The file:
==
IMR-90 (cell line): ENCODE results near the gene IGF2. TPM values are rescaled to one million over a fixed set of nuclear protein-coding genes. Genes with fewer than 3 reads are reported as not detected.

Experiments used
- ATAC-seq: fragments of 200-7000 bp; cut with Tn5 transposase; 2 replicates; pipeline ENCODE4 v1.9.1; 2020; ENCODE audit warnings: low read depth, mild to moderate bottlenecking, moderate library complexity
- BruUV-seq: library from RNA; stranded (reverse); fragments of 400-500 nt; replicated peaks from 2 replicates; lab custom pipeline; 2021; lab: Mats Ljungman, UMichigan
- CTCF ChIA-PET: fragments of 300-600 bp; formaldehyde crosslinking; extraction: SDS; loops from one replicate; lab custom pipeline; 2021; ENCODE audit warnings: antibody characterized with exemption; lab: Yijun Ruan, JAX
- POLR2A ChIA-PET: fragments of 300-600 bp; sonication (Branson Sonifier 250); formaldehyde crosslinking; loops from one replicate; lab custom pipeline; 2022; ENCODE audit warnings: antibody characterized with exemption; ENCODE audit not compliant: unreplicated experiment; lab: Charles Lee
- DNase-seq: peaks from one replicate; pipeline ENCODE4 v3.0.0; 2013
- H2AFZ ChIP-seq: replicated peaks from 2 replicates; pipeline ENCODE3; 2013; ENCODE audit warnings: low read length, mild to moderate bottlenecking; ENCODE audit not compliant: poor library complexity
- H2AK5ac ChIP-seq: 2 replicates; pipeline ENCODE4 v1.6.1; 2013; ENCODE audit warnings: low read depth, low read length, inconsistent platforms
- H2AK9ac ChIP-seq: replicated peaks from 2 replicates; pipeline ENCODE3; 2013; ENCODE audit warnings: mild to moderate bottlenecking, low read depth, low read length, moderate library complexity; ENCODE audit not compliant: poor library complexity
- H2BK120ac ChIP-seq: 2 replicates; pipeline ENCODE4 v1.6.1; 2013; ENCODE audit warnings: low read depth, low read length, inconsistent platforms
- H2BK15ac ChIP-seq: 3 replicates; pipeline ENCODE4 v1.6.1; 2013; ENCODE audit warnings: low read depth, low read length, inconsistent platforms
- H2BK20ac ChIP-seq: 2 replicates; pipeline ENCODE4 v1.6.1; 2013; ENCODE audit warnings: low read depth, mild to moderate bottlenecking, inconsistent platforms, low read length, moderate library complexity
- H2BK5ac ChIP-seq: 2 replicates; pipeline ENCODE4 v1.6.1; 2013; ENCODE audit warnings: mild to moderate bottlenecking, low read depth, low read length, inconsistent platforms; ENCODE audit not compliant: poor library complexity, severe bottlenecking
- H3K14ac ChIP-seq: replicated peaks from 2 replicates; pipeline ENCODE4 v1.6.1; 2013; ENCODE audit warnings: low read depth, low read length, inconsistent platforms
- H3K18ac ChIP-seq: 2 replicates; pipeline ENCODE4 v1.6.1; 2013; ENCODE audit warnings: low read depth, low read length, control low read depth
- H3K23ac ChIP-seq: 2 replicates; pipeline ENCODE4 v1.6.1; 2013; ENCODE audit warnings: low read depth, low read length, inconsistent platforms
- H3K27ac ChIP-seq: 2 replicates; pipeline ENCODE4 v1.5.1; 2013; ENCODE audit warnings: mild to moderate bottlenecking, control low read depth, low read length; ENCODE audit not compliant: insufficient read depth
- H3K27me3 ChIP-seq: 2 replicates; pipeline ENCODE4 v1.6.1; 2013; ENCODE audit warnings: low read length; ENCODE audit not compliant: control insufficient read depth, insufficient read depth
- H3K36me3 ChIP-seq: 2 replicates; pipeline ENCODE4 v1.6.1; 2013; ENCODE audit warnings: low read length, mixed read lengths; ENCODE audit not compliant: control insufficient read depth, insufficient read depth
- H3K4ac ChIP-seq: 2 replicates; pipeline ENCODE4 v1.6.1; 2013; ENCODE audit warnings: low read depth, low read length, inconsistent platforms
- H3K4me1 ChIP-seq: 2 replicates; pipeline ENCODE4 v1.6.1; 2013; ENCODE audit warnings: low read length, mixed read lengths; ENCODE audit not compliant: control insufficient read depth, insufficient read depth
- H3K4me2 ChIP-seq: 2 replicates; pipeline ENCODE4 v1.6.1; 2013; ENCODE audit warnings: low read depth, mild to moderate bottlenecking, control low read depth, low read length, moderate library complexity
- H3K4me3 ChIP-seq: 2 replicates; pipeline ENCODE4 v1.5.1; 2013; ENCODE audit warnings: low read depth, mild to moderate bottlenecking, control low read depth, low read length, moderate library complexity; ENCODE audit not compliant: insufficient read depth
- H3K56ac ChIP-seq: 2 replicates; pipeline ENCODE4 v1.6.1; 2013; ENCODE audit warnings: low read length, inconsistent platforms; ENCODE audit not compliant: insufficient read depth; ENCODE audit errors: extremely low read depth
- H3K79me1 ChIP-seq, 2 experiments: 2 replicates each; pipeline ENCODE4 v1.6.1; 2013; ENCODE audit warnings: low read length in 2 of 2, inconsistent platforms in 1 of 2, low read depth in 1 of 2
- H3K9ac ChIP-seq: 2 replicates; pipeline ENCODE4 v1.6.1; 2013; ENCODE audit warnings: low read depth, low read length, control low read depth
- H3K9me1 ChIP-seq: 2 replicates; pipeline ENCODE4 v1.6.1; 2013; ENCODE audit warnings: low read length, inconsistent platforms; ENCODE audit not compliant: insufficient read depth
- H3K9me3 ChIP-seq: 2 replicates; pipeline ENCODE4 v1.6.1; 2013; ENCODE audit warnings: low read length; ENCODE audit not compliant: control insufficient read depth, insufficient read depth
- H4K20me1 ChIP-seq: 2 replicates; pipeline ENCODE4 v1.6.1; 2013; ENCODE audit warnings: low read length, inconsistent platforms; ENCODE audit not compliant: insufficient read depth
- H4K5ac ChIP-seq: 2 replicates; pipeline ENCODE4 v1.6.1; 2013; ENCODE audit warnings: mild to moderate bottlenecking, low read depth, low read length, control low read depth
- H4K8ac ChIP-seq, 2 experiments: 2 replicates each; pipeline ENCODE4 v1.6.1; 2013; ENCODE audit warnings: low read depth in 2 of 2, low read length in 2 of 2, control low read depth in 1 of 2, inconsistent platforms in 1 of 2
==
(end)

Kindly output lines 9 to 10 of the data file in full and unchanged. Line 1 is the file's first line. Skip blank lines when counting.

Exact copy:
- H2AK5ac ChIP-seq: 2 replicates; pipeline ENCODE4 v1.6.1; 2013; ENCODE audit warnings: low read depth, low read length, inconsistent platforms
- H2AK9ac ChIP-seq: replicated peaks from 2 replicates; pipeline ENCODE3; 2013; ENCODE audit warnings: mild to moderate bottlenecking, low read depth, low read length, moderate library complexity; ENCODE audit not compliant: poor library complexity